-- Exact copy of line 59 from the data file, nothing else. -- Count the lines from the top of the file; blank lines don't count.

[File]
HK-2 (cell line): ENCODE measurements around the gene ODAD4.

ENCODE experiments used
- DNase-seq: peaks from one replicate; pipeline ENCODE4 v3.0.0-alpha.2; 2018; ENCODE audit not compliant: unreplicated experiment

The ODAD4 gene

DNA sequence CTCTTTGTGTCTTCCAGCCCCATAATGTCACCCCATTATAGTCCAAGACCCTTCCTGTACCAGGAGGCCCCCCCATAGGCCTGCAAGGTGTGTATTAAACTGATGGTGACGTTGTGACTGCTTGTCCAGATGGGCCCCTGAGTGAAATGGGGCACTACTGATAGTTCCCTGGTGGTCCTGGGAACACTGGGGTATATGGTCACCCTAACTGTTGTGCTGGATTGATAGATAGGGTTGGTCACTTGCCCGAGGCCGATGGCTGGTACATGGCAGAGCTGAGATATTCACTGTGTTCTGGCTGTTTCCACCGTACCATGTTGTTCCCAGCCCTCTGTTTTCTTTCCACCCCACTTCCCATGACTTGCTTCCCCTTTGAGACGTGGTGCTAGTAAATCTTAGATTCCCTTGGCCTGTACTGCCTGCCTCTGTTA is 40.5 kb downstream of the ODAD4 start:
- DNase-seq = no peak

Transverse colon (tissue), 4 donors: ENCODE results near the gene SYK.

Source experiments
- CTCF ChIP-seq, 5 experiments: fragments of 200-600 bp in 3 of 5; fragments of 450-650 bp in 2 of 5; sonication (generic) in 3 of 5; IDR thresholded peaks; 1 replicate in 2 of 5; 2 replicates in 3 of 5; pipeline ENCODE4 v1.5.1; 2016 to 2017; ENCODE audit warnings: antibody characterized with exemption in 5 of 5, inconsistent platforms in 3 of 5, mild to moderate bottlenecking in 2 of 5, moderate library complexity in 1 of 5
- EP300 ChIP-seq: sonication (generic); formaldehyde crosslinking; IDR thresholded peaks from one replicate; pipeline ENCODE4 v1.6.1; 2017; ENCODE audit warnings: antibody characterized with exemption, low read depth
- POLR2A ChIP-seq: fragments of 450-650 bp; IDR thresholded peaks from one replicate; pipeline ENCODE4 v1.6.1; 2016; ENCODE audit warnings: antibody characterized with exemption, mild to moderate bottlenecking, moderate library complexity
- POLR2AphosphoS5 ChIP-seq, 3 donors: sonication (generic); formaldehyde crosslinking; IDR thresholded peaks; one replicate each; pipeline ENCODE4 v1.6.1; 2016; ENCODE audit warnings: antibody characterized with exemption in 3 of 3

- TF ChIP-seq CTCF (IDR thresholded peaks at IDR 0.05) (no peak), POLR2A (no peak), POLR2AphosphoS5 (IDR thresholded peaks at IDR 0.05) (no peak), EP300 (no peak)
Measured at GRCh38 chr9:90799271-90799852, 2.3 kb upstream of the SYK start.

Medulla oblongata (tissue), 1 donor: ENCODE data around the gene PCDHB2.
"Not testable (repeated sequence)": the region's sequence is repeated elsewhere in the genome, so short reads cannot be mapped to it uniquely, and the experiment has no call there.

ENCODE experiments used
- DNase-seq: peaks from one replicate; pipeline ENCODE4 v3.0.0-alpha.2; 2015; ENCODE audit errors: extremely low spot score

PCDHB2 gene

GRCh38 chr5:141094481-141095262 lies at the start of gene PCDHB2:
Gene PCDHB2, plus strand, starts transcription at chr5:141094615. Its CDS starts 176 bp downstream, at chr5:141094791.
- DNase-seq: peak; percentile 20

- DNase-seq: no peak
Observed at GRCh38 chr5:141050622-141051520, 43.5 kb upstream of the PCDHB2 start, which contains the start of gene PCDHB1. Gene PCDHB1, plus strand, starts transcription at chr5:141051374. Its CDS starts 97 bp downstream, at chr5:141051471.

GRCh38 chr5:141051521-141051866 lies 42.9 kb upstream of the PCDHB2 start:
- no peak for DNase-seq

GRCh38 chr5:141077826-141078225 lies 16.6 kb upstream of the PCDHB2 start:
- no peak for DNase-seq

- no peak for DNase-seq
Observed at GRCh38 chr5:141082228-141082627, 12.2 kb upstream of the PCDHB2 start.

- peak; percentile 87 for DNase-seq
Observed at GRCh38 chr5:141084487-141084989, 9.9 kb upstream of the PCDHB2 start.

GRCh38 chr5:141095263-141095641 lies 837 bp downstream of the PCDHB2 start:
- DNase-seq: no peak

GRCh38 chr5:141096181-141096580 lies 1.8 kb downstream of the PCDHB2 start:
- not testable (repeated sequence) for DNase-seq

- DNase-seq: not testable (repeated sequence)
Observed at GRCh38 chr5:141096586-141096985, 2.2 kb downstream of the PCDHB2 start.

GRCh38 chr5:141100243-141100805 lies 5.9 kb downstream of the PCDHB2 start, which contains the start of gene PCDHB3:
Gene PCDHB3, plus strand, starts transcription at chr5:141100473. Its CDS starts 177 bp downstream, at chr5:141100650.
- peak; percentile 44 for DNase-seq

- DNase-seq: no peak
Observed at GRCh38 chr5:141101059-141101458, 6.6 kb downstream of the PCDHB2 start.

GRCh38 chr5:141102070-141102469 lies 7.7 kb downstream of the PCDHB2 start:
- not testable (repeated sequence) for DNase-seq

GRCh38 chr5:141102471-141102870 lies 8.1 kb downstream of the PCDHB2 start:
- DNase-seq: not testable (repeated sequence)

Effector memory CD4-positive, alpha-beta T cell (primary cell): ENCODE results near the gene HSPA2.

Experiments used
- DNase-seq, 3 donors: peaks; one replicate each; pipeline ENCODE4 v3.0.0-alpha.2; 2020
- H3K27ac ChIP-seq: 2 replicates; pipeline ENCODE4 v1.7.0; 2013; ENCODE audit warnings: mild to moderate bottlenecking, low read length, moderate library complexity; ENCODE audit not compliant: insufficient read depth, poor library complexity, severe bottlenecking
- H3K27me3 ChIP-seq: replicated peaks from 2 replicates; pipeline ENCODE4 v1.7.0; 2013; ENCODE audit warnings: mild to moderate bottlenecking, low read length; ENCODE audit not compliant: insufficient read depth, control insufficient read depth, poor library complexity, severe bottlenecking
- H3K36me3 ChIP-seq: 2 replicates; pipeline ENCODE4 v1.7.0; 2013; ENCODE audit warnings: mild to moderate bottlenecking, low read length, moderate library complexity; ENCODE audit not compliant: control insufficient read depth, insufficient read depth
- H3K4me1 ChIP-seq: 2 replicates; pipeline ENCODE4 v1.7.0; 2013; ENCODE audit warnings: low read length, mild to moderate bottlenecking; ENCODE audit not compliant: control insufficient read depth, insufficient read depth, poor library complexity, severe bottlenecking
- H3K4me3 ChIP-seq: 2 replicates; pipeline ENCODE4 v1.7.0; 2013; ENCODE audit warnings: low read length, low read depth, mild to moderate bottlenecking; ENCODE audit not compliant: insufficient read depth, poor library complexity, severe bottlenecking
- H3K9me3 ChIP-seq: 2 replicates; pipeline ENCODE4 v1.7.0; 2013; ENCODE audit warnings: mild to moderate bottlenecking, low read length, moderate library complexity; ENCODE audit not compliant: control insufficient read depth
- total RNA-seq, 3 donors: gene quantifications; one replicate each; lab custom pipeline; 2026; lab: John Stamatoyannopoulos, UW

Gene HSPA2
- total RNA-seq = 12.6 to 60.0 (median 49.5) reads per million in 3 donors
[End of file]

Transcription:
- total RNA-seq = 12.6 to 60.0 (median 49.5) reads per million in 3 donors